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Anti-bullying Relentless Tour to visit Sterling Heights
Lansing - The Michigan Department of Civil Rights today announced the Relentless Tour – a first-of-its-kind anti-bullying initiative − will visit Sterling Heights on Friday, November 4.
     Motivational speaker Anthony Ianni, a member of Michigan State University’s 2010 and 2012 Big Ten Champion and Tournament Championship teams and the 2010 Final Four team, will speak to students and faculty at Schwarzkoff Elementary School, 8401 Constitution Boulevard, at 1:30 pm.
     Ianni was diagnosed with Autism Spectrum Disorder at the age of 4 and was the victim of bullying as a child. He graduated from Michigan State University and became the first known individual with autism to play Division I college basketball. Under legendary MSU coach Tom Izzo, Ianni played with the 2010 and 2012 Big Ten Champion and Tournament Championship teams, and the 2010 Final Four team. He has won a number of awards including MSU’s Tim Bograkos Walk-On Award, the 2012 MSU Unsung Player Award, and was named a 2013 Detroit Pistons Community Game Changer Finalist.
     Through the Relentless Tour, Ianni, the Michigan Department of Civil Rights and the Autism Alliance of Michigan seek to raise awareness of autism and the problem of bullying. Students with autism are frequently targeted by bullies, with an estimated 65-90% of individuals with autism having been victims of bullying at some point in their lives.
     Lieutenant Governor Brian Calley joined Ianni at the State Capitol on October 17, 2013 to kick off the Relentless Tour and announce the tour’s mission of reaching 659 schools statewide with their anti-bullying message.
     “Jobs and kids are the top two priorities for Gov. Snyder and his administration,” said Lt. Governor Calley. “The governor and I strongly believe that every student in Michigan schools is entitled to a safe educational environment. We supported comprehensive legislation that requires each Michigan school to have an anti-bullying policy and the Governor signed that bill into law in 2011. The law makes it clear that bullying is wrong in all its forms and won’t be tolerated in Michigan schools. No child should feel intimidated or afraid to come to school.”
     In addition to Lt. Governor Calley and MSU Basketball Coach Tom Izzo, the Relentless Tour has generated the support of Detroit Red Wing Niklas Kronwall and former Detroit Lion Nate Burleson, all of whom are working to spread the anti-bullying message.
     “Bullying is something we must put an end to, not only in Michigan but across the country,” said Ianni. “Everyone is affected by bullying in some way and students with autism are at incredibly high risk to be victimized. Our hope is that through my story and spreading our message we can not only inspire kids to take a stand against bullying but also make bullies rethink their actions.”
     To learn more, or to request a speaking engagement with Ianni, visit http://relentlesstour.com/.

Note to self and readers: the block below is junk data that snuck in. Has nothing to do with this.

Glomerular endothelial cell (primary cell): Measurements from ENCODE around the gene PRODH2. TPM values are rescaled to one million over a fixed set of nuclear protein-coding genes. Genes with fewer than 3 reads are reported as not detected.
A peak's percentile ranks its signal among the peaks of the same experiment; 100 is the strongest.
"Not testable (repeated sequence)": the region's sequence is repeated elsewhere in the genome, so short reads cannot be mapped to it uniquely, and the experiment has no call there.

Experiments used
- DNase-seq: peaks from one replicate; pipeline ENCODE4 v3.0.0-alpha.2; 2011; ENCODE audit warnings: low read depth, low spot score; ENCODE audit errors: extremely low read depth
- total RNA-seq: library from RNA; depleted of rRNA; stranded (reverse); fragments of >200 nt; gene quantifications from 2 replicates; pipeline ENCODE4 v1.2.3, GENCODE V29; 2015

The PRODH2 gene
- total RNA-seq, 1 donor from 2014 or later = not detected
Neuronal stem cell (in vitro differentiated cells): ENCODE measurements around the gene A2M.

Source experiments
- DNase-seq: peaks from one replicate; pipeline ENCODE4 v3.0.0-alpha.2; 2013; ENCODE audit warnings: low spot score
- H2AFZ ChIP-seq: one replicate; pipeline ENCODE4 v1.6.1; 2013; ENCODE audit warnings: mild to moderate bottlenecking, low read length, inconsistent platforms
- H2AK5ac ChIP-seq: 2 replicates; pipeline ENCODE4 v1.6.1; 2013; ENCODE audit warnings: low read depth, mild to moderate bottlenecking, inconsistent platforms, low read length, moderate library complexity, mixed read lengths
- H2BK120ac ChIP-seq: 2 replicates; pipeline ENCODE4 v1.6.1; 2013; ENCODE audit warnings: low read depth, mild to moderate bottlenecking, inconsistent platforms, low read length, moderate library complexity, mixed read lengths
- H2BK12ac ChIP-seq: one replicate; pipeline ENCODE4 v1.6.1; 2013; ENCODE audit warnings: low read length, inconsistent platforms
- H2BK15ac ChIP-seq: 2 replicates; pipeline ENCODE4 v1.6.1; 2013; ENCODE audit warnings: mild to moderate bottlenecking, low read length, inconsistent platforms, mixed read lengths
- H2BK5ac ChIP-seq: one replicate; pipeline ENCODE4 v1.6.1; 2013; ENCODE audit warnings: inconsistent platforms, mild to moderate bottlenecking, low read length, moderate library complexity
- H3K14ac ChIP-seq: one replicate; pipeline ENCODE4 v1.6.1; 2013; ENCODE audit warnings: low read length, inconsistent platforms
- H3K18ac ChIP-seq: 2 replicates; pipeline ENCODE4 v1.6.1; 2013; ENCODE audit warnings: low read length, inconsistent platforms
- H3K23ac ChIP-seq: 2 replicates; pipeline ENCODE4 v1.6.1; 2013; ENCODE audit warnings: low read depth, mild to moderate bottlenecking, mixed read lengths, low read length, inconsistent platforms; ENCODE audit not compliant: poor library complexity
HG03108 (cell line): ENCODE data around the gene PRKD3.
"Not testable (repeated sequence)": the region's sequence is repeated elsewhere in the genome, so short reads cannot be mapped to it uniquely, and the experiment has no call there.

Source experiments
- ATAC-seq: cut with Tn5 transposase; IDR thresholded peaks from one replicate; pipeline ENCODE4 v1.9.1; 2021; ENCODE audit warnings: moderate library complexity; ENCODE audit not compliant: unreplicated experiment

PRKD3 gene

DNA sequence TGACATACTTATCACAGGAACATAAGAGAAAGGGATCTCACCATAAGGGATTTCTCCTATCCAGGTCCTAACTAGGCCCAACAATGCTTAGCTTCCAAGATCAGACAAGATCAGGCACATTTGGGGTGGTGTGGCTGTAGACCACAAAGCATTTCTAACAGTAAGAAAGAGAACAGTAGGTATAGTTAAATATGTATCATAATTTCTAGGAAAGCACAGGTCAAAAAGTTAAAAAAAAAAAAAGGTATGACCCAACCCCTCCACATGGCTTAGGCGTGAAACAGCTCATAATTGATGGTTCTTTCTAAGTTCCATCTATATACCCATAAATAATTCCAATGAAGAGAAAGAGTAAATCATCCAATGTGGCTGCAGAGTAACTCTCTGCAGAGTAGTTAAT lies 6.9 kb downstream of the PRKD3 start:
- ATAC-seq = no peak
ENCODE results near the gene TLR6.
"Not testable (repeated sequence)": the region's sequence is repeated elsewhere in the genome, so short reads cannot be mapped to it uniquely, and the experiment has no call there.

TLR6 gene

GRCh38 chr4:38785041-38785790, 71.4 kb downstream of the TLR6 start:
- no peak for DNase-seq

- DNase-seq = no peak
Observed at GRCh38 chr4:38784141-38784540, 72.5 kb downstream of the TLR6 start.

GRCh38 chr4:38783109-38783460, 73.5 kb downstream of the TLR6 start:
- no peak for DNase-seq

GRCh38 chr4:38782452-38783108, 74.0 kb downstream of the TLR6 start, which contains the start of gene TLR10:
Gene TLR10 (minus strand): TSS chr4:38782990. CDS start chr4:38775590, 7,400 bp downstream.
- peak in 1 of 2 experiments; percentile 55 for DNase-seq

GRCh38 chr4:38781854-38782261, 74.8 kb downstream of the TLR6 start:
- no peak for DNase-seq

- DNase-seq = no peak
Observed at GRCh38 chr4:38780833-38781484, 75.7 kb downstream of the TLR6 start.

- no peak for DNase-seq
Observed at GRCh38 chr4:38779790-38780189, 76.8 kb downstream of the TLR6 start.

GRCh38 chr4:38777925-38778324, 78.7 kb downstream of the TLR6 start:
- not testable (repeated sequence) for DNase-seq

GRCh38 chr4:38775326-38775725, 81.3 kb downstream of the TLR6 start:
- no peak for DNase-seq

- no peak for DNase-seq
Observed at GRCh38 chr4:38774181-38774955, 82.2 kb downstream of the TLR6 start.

Kidz Times
Fun Ways to Help Kids Succeed in the Classroom

(StatePoint) Keeping up in the classroom can be a challenge for students of all ages and family backgrounds. But parents can help, say experts.
     “You may feel there isn't enough time to add more activities to an already packed schedule. But, there are many easy ways you can foster literacy skills at home,” says Jon Reigelman, creative director of the National Center for Families Learning (NCFL).
     Reigelman suggests seeking out free resources, such as Camp Wonderopolis, a virtual camp and online learning tool available to all families, libraries, schools, and community organizations. It can be a great weekend or after-school activity for busy families that can be completed at any pace. The site features “Maker” projects that can be created with items found around the house, and virtual, collectible Wonder Cards that can be earned by interacting with the site.
     Getting kids into an out-of-classroom learning habit now will set them up for future success. (Looking ahead to next summer, the program is also a great tool for combatting the learning loss common during vacations!) To register, visit camp.wonderopolis.org.
     For younger kids, NCFL offers these great tips for families.
• Choose a letter of the day. Look for the chosen letter in any printed materials you see -- the newspaper, street signs, billboards, or advertisements. Make up a silly sentence using only words beginning with the letter of the day. (For example: Cats can cuddle. Dogs don’t drive. Amy always acts awake.)
• Singing songs can be a literacy activity. Try this twist: Sing short songs like “Row, Row, Row Your Boat” several times, leaving off the last word each time until there are no words left. This activity always produces giggles from children and parents alike.
• Play “Guess Who.” Describe a cartoon character, celebrity or historical figure. Allow a guess after each detail is disclosed. Expand your child’s vocabulary by using unusual words, and then explain their meanings. Take turns. Listen carefully to your child’s descriptions, especially his or her choice of vocabulary. Encourage your child to paint a picture of the character with his or her words. At the end of the game, compliment your child on any unusual or new words used.
• Talk to your child about his or her day. Pretend to be a television reporter. Try questions like “what was the most surprising (curious, funny, eventful) thing that happened today?” You are giving your child opportunities to increase vocabulary, recall and reflect, and you are receiving a more detailed version of the time you spent apart. Be prepared to answer the same questions. You and your child will begin looking for events to report to each other.
     Help kids keep their heads above water on their lessons by boosting literacy skills at home .